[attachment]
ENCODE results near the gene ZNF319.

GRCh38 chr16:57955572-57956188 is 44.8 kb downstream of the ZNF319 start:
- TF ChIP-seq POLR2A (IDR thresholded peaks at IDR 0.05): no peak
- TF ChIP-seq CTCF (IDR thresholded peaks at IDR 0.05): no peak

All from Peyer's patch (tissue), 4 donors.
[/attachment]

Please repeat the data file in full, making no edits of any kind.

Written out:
ENCODE results near the gene ZNF319.

GRCh38 chr16:57955572-57956188 is 44.8 kb downstream of the ZNF319 start:
- TF ChIP-seq POLR2A (IDR thresholded peaks at IDR 0.05): no peak
- TF ChIP-seq CTCF (IDR thresholded peaks at IDR 0.05): no peak

All from Peyer's patch (tissue), 4 donors.